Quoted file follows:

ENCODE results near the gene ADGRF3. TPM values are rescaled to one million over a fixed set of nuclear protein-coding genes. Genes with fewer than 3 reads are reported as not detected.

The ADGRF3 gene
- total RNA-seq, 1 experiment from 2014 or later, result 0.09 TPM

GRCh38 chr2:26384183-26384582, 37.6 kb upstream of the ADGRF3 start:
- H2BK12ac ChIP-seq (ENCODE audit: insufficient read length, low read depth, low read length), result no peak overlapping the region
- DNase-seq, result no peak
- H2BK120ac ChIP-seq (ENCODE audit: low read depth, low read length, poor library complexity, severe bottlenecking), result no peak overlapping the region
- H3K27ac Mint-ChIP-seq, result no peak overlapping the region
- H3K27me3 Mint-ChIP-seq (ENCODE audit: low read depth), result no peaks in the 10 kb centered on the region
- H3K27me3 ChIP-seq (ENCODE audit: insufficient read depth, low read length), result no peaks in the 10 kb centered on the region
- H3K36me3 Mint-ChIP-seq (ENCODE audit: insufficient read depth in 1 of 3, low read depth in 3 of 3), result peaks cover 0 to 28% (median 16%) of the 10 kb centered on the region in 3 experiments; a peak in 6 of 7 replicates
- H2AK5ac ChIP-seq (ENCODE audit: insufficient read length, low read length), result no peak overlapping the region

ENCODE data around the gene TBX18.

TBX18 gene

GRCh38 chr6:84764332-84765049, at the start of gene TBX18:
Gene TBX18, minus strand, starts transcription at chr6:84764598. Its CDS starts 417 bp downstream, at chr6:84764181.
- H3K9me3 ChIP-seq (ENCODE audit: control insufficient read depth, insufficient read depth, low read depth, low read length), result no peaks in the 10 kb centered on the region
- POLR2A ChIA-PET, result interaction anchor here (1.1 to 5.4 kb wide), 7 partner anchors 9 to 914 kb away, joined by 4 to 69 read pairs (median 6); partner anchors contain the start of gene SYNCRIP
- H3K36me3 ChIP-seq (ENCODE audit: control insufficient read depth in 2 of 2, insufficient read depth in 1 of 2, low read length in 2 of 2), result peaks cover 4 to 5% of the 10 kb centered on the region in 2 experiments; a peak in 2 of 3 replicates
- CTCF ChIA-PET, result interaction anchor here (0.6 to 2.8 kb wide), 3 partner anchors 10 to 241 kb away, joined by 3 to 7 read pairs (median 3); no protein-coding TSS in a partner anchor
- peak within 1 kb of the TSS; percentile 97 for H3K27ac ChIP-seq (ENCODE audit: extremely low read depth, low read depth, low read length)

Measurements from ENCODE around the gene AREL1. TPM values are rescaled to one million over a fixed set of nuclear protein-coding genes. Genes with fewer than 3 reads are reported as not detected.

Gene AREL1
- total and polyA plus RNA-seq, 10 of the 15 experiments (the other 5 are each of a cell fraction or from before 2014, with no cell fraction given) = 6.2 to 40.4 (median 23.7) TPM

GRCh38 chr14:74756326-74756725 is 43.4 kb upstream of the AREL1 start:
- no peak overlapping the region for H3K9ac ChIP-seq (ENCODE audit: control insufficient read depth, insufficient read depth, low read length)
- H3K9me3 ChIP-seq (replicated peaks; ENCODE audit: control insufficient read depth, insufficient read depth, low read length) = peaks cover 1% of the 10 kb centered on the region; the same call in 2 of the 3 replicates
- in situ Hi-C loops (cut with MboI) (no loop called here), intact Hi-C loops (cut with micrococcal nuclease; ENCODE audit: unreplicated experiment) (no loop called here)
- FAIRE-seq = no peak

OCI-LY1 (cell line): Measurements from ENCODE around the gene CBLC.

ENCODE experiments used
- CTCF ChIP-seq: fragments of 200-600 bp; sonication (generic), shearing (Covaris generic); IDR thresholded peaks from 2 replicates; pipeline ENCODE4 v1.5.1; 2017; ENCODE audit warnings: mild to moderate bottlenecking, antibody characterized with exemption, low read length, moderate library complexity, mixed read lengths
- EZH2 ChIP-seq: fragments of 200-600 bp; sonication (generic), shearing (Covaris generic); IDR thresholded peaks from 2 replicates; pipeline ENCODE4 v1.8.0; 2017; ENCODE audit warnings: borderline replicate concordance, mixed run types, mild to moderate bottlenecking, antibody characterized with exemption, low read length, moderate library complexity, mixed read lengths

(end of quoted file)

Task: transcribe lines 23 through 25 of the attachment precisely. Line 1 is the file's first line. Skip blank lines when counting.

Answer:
Gene AREL1
- total and polyA plus RNA-seq, 10 of the 15 experiments (the other 5 are each of a cell fraction or from before 2014, with no cell fraction given) = 6.2 to 40.4 (median 23.7) TPM

GRCh38 chr14:74756326-74756725 is 43.4 kb upstream of the AREL1 start: